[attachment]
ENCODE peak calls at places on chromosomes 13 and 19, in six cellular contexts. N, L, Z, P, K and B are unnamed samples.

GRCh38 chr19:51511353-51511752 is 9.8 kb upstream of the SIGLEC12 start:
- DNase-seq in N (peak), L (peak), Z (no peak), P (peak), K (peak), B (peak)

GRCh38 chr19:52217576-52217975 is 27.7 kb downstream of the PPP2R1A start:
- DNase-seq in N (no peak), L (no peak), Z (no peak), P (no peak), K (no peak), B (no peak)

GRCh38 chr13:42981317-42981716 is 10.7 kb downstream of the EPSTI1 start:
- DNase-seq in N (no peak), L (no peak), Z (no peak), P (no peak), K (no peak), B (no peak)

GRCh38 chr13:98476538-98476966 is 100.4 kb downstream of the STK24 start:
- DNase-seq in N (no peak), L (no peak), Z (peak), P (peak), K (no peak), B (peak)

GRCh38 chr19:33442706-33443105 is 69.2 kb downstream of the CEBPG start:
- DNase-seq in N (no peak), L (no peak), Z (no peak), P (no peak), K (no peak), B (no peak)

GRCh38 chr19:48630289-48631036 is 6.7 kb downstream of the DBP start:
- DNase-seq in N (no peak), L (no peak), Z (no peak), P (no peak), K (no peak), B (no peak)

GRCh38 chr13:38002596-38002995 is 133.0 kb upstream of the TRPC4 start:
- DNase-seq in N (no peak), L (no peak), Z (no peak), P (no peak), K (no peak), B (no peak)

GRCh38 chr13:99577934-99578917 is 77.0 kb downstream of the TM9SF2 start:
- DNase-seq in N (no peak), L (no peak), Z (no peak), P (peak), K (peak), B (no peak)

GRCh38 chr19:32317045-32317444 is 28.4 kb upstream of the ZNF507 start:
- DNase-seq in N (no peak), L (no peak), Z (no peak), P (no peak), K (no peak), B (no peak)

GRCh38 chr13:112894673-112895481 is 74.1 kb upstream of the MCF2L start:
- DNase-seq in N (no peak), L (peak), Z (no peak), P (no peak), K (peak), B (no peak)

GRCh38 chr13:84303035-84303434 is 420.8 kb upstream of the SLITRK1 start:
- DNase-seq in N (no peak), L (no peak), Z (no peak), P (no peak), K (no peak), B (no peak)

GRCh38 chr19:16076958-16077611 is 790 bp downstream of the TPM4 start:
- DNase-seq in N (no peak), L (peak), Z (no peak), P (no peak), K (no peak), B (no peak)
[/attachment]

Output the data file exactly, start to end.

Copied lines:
ENCODE peak calls at places on chromosomes 13 and 19, in six cellular contexts. N, L, Z, P, K and B are unnamed samples.

GRCh38 chr19:51511353-51511752 is 9.8 kb upstream of the SIGLEC12 start:
- DNase-seq in N (peak), L (peak), Z (no peak), P (peak), K (peak), B (peak)

GRCh38 chr19:52217576-52217975 is 27.7 kb downstream of the PPP2R1A start:
- DNase-seq in N (no peak), L (no peak), Z (no peak), P (no peak), K (no peak), B (no peak)

GRCh38 chr13:42981317-42981716 is 10.7 kb downstream of the EPSTI1 start:
- DNase-seq in N (no peak), L (no peak), Z (no peak), P (no peak), K (no peak), B (no peak)

GRCh38 chr13:98476538-98476966 is 100.4 kb downstream of the STK24 start:
- DNase-seq in N (no peak), L (no peak), Z (peak), P (peak), K (no peak), B (peak)

GRCh38 chr19:33442706-33443105 is 69.2 kb downstream of the CEBPG start:
- DNase-seq in N (no peak), L (no peak), Z (no peak), P (no peak), K (no peak), B (no peak)

GRCh38 chr19:48630289-48631036 is 6.7 kb downstream of the DBP start:
- DNase-seq in N (no peak), L (no peak), Z (no peak), P (no peak), K (no peak), B (no peak)

GRCh38 chr13:38002596-38002995 is 133.0 kb upstream of the TRPC4 start:
- DNase-seq in N (no peak), L (no peak), Z (no peak), P (no peak), K (no peak), B (no peak)

GRCh38 chr13:99577934-99578917 is 77.0 kb downstream of the TM9SF2 start:
- DNase-seq in N (no peak), L (no peak), Z (no peak), P (peak), K (peak), B (no peak)

GRCh38 chr19:32317045-32317444 is 28.4 kb upstream of the ZNF507 start:
- DNase-seq in N (no peak), L (no peak), Z (no peak), P (no peak), K (no peak), B (no peak)

GRCh38 chr13:112894673-112895481 is 74.1 kb upstream of the MCF2L start:
- DNase-seq in N (no peak), L (peak), Z (no peak), P (no peak), K (peak), B (no peak)

GRCh38 chr13:84303035-84303434 is 420.8 kb upstream of the SLITRK1 start:
- DNase-seq in N (no peak), L (no peak), Z (no peak), P (no peak), K (no peak), B (no peak)

GRCh38 chr19:16076958-16077611 is 790 bp downstream of the TPM4 start:
- DNase-seq in N (no peak), L (peak), Z (no peak), P (no peak), K (no peak), B (no peak)